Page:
I also agree that the wording, and the list criteria can definitely be improved and rewritten if need be. Thanks Kafka Liz for removing the Bold - it is a welcome change...Modernist (talk) 01:09, 13 October 2009 (UTC)

this criteria remain unscientifically

I am editing already a long time under different names. I have worked in different countries and compueters and forgot a lot my logins. Wikipedia is free encyclopedia. And if you want to discuss on a proper way you have to respond on my critics about the old criteria which were not sufficient for the standards of wikipedia. The new criteria which I am proposing are more complete and more suitable for a complete list of contempory artists. You have to know a lot about the subject of contempory art ofcourse to apply this criteria. Please, do some efforts and research when you decide to erase knowledge. —Preceding unsigned comment added by Hdboeck (talkcontribs) 23:39, 12 October 2009 (UTC)

I hope you are aware of WP:Sockpuppet criteria as well...Modernist (talk) 23:42, 12 October 2009 (UTC)
This addition is absurd - it is too subjective and is not WP:NPOV because the claim of influence is way too vague and mass media and contemporary art do not coincide, what planet do you people live on? Artists in this list have gained recognition or proven their importance because their work is influencing a relevant amount of other artists today, or is considered as significant by mass media is unacceptable...Modernist (talk) 00:03, 13 October 2009 (UTC)
Modernist is correct, and as I've said in the edit summary on the article page, the onus is on the editor wishing to change something which contradicts consensus to provide a legitimate and lucid argument, not the other way around. All that is apparent right now is one editor is attempting to place a specific name on the list, which is possibly a conflict of interest situation, and is attempting to change some established criteria in order to justify inclusion of that name. Likewise, given the nature of the edits and Hdboeck's admission of using multiple accounts, the "agreement" between Hdboeck and Abie above is suspect. I see that Modernist has has brought this to the Visual Arts Project talk page and warned Hdboeck about the 3RR rule. In short, Hdboeck/Abie needs to establish consensus here before continuing to make changes on the main article page and reverting at least 3 other editor's changes. freshacconci talktalk 00:12, 13 October 2009 (UTC)
I agree it's not appropriate to make a change, then, when it's reverted, to insist on replacing it, without having gained consensus to do so. See WP:BRD. Ty 00:20, 13 October 2009 (UTC)
I concur with Ty, Freshacconci, and Modernist. The newly introduced "criteria" are vague to point of uselessness, and there is no consensus for the change. Kafka Liz (talk) 00:46, 13 October 2009 (UTC)
I agree also. Johnbod (talk) 15:17, 15 October 2009 (UTC)

the real discussion

Please respond on the content of discussion and not by words and sayings as "absurd" or "unacceptable" or " what planet do you people live on" without clear argumentation. Don't refer to irrelevant wikipedia status. This has nothing to do with the discussion. My old name was on wikipedia vancouverart. I have forgot the password for this account and my old email adress is unreachable beacause i changed my provider. Then I changed it into hdeboeck, but this connected with emailadress which i don't use anymore .This are all death accounts for years already. Hdboeck is the only one and the others doesn't exist anymore.

Bach to the real discussion. This is an encyclopedia and you have provide people a relevant but complete list of important contempory artists. There are artist who influenced a lot of other artists, get a lot of media attention or which works are surprisingly expensive because of the influence of important collectors and who DIDN'T were selected by some curators and organisers of important exhibitions. You have to know how the artworld works. I am working in it and doing research. This has a lot of reasons, sometimes because of these artists are mostly refusing to work with museum (Odd Nerdrum) or are living in isolation (Sam Dillemans). Still these are very known figurs (in the auction, media and art environments) The other way around: they are also artist who were selected by important curators of important exhibition but didn't manage to become important figures in the artworld. Are they artist who belong on relevant list of important contempory artists? According to the old criteria they do. This however makes them not important and makes the list less relevant.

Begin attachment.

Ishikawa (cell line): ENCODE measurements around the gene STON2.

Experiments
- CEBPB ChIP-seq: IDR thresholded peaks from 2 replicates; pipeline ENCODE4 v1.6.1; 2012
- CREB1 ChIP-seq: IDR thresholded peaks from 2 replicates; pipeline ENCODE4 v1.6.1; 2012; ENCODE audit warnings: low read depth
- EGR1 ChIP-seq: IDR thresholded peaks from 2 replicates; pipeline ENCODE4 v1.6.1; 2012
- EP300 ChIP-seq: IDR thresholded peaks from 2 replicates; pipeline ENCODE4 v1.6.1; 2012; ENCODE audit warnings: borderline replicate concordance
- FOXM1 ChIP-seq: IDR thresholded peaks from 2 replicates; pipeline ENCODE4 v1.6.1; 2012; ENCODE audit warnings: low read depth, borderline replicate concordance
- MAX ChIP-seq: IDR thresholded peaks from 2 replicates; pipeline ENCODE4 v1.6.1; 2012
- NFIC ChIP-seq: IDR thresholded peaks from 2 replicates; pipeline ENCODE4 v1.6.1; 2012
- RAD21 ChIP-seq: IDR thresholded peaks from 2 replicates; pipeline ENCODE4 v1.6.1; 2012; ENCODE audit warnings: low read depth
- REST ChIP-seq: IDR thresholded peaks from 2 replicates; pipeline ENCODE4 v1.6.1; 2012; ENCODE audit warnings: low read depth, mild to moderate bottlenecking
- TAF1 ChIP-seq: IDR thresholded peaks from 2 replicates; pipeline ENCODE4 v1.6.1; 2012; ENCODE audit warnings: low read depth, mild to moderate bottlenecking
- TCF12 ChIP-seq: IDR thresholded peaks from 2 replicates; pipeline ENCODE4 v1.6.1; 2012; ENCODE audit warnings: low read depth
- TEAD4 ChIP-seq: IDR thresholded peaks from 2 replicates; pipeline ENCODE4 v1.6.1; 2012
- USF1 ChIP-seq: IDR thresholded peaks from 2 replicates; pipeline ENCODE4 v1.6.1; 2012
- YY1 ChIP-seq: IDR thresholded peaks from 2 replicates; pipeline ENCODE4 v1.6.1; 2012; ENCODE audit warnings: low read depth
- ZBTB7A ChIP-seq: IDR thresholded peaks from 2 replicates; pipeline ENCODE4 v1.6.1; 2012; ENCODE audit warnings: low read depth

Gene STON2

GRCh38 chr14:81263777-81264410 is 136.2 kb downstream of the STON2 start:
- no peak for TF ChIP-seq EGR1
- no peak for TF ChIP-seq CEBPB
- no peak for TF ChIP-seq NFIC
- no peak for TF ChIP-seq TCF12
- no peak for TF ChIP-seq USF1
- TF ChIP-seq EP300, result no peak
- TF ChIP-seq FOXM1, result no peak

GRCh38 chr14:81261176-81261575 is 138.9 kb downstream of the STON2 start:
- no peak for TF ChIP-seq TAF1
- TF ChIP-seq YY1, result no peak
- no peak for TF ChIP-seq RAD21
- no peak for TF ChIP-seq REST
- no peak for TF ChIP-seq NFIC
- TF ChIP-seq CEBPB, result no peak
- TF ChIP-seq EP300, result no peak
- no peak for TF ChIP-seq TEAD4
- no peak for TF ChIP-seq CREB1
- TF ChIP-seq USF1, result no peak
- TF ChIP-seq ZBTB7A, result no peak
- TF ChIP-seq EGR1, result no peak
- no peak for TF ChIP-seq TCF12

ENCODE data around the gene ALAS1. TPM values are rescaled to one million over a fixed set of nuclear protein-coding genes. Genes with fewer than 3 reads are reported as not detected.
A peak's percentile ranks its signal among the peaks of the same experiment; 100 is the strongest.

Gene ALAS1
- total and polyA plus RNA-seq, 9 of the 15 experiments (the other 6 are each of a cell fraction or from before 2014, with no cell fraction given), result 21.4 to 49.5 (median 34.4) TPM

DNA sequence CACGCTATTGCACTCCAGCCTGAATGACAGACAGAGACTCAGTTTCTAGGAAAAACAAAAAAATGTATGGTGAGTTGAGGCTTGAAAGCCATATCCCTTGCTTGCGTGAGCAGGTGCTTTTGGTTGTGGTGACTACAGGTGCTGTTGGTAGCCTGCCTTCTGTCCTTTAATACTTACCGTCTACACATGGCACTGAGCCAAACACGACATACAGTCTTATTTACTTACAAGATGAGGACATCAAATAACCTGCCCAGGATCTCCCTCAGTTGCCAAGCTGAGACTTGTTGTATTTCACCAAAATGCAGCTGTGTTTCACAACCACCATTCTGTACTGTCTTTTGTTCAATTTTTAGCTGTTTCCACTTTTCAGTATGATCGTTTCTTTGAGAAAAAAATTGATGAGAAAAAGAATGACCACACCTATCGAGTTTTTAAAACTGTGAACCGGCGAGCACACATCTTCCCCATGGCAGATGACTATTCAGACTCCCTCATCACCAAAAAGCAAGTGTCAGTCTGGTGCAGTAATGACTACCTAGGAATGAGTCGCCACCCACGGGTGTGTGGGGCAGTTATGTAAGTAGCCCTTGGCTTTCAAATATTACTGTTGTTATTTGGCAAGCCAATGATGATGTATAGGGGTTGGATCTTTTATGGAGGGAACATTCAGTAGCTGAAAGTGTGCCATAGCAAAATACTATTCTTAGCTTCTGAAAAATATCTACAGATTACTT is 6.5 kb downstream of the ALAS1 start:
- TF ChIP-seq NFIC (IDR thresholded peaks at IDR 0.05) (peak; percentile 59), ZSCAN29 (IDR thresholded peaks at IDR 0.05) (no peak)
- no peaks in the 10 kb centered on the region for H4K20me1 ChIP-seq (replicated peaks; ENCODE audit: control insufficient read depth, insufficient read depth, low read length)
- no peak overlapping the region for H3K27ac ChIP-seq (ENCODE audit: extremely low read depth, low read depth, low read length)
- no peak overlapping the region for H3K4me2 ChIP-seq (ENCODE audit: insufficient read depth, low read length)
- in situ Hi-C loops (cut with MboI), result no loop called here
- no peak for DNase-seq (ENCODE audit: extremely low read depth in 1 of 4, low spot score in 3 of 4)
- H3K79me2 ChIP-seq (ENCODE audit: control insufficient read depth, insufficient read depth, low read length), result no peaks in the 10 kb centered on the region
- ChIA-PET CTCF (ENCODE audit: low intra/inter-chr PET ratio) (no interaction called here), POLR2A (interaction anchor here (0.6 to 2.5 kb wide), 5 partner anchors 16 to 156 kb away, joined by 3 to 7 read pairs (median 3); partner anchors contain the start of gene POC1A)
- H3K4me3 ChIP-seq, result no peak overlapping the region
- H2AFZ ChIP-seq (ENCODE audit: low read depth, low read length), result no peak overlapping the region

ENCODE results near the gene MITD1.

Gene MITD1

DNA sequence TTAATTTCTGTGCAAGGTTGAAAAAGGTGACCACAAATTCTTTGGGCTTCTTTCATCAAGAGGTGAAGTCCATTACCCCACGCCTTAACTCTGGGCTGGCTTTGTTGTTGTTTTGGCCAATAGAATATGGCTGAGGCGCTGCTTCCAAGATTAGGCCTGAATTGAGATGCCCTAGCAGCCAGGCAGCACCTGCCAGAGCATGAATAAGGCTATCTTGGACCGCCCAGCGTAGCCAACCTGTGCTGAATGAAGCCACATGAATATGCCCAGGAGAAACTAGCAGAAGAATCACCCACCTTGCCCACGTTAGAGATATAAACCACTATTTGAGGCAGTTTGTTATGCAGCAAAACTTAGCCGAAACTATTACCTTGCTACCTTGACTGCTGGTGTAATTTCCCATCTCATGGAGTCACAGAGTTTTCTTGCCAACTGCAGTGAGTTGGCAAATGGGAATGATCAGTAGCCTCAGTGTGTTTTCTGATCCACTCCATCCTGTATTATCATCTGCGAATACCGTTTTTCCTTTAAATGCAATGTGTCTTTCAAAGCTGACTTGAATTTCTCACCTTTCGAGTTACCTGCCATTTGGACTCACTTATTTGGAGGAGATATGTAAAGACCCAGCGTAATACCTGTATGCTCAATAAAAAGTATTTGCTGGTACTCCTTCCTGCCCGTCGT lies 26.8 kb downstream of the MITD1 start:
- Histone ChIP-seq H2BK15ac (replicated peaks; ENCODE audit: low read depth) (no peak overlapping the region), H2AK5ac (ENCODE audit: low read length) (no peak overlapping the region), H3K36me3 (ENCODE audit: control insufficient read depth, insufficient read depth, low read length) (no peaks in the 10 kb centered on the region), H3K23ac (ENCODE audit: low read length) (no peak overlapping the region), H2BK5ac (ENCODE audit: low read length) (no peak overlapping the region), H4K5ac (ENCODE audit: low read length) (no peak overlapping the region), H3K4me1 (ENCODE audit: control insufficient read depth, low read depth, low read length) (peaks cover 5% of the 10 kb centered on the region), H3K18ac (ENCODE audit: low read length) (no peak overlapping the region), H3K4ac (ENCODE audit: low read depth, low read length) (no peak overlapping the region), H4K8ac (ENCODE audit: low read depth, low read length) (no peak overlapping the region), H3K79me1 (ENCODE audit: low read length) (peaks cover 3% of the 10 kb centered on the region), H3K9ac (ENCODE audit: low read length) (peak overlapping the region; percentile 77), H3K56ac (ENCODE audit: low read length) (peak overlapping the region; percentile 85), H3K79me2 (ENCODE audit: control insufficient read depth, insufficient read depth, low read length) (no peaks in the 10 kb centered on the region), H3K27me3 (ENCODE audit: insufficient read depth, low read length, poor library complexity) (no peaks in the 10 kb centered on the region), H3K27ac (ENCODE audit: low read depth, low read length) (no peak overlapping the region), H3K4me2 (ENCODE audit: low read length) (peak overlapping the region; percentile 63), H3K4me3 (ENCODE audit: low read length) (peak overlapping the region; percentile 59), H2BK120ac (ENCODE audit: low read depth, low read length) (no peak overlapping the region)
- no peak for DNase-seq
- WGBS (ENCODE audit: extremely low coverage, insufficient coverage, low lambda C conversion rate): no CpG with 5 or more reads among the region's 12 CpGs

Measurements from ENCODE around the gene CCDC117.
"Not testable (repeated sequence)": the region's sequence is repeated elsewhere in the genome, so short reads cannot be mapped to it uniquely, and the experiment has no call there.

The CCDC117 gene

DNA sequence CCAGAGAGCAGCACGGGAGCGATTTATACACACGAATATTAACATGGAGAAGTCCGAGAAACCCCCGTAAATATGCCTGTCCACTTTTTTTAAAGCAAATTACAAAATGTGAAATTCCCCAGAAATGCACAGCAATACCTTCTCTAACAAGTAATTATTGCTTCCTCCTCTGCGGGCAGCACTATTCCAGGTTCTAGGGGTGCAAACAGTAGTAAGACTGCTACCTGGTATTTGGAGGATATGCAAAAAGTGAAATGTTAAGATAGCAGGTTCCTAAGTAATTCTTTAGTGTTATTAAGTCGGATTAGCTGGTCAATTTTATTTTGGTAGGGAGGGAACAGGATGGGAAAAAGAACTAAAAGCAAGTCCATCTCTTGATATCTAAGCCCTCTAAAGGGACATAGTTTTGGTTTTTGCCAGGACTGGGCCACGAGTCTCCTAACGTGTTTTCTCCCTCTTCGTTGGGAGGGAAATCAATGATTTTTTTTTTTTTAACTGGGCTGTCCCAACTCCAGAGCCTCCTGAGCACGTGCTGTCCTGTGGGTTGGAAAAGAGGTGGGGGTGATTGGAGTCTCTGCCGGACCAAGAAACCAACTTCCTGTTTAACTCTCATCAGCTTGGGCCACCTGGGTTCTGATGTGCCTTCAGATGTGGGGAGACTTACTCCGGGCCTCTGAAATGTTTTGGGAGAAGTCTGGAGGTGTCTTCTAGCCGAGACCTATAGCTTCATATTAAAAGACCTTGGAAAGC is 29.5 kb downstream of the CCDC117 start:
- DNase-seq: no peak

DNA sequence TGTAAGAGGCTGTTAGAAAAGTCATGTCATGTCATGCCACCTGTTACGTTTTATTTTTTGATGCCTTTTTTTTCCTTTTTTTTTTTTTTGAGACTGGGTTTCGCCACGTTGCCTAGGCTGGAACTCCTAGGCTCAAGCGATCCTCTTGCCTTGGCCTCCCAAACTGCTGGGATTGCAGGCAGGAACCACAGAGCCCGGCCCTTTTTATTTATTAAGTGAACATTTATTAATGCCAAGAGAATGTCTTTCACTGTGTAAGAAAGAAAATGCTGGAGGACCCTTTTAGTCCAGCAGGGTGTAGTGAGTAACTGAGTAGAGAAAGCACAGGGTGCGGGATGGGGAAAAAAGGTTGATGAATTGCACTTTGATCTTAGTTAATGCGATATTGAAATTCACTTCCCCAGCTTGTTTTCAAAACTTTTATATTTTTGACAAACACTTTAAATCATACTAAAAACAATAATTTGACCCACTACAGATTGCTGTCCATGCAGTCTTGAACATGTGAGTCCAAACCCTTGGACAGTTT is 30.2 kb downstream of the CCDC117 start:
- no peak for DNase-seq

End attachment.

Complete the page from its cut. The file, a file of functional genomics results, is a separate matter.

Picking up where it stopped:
And I am sorry, modernist, mass media and contempory art do coincide. Ever heard of Yoko Ono? Artists and curators are using mass media to promote their work (Luc Tuymans, ...)

To Kafka Liz: Not the new, but the old criteria are vague and arbitrary. see my previous post: "Only using official selections made by organisors of this kind of exhibitions is not a good base to establish relevant criteria to create a full and complete list of important contempory artist for an encyclopia. Sometimes this selection were vague, or not clearly defined, or were led by personal taste and even commercial motives (influenced by art investors). The quality or condition of being important as an artist is also depending on the attention these artists are given by modern media as internet, radio and television. Its also depending on the way they are influencing other artists today. "

Errasing well defined criteria just because we didn't reached a concensus is not suitable We didn't reached a consensus because people refuse to respond on the real content of discussion. —Preceding unsigned comment added by Hdboeck (talkcontribs) 01:07, 13 October 2009 (UTC)

As I stated earlier I am not opposed to Sam Dillemans or to Odd Nerdrum, I am opposed to you unilaterally changing criteria (which I do not agree with by the way) to suit your edit, uh I think I might of added Yoko Ono to this list, yes I have heard of her...Modernist (talk) 01:15, 13 October 2009 (UTC)